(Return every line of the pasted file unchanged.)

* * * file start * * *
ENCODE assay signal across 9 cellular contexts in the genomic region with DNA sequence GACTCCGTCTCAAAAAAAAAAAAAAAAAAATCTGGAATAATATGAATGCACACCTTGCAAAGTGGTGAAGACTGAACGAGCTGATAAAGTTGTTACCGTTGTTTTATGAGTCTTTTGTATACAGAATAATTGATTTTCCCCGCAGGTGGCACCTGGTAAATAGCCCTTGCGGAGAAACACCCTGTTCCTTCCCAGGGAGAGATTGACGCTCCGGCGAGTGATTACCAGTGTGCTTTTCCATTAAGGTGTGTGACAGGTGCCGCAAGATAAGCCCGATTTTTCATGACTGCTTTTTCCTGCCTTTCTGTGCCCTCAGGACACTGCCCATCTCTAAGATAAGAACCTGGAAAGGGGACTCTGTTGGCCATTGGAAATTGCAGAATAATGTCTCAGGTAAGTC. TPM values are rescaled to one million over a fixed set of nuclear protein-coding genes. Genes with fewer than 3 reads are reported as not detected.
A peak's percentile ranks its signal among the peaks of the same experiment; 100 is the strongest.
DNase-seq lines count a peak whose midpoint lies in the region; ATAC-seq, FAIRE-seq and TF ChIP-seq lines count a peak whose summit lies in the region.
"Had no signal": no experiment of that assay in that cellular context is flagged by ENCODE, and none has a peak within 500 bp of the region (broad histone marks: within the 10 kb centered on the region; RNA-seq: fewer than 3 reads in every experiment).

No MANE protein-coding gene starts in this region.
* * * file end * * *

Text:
ENCODE assay signal across 9 cellular contexts in the genomic region with DNA sequence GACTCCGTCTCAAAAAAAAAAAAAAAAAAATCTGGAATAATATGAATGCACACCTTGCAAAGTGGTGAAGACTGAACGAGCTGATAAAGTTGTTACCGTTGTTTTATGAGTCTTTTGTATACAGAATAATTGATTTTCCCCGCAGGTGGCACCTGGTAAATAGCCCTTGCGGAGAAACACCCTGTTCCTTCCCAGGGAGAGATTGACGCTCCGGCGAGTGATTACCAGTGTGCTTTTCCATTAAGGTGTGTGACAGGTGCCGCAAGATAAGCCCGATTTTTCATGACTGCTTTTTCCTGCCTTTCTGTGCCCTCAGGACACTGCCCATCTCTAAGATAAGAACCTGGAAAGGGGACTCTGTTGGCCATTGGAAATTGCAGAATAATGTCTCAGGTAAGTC. TPM values are rescaled to one million over a fixed set of nuclear protein-coding genes. Genes with fewer than 3 reads are reported as not detected.
A peak's percentile ranks its signal among the peaks of the same experiment; 100 is the strongest.
DNase-seq lines count a peak whose midpoint lies in the region; ATAC-seq, FAIRE-seq and TF ChIP-seq lines count a peak whose summit lies in the region.
"Had no signal": no experiment of that assay in that cellular context is flagged by ENCODE, and none has a peak within 500 bp of the region (broad histone marks: within the 10 kb centered on the region; RNA-seq: fewer than 3 reads in every experiment).

No MANE protein-coding gene starts in this region.